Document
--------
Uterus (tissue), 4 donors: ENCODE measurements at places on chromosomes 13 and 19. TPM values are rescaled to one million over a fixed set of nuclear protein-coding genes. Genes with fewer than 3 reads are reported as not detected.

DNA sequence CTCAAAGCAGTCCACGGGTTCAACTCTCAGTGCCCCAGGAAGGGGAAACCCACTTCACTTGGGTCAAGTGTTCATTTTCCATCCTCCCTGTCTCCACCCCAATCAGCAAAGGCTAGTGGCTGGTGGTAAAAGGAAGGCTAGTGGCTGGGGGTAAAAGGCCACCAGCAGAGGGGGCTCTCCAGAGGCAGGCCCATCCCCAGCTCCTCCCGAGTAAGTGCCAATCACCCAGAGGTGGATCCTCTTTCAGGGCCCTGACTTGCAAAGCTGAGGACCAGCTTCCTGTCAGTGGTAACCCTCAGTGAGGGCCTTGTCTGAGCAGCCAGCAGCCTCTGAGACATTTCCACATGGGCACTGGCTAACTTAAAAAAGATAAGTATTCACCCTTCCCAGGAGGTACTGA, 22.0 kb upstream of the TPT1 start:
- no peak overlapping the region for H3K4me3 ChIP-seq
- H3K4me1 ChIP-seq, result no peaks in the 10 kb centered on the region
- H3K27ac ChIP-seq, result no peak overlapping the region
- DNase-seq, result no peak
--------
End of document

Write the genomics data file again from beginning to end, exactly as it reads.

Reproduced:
Uterus (tissue), 4 donors: ENCODE measurements at places on chromosomes 13 and 19. TPM values are rescaled to one million over a fixed set of nuclear protein-coding genes. Genes with fewer than 3 reads are reported as not detected.

DNA sequence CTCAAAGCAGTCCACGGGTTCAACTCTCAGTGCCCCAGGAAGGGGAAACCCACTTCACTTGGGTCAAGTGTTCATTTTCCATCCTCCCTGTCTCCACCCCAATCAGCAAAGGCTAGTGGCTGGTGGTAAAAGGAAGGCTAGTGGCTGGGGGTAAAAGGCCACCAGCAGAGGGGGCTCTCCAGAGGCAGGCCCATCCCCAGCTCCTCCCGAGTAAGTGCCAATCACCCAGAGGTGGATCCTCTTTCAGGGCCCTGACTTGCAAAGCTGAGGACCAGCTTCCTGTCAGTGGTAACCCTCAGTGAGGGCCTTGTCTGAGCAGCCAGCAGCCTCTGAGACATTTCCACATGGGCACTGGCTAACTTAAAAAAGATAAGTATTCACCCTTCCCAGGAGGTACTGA, 22.0 kb upstream of the TPT1 start:
- no peak overlapping the region for H3K4me3 ChIP-seq
- H3K4me1 ChIP-seq, result no peaks in the 10 kb centered on the region
- H3K27ac ChIP-seq, result no peak overlapping the region
- DNase-seq, result no peak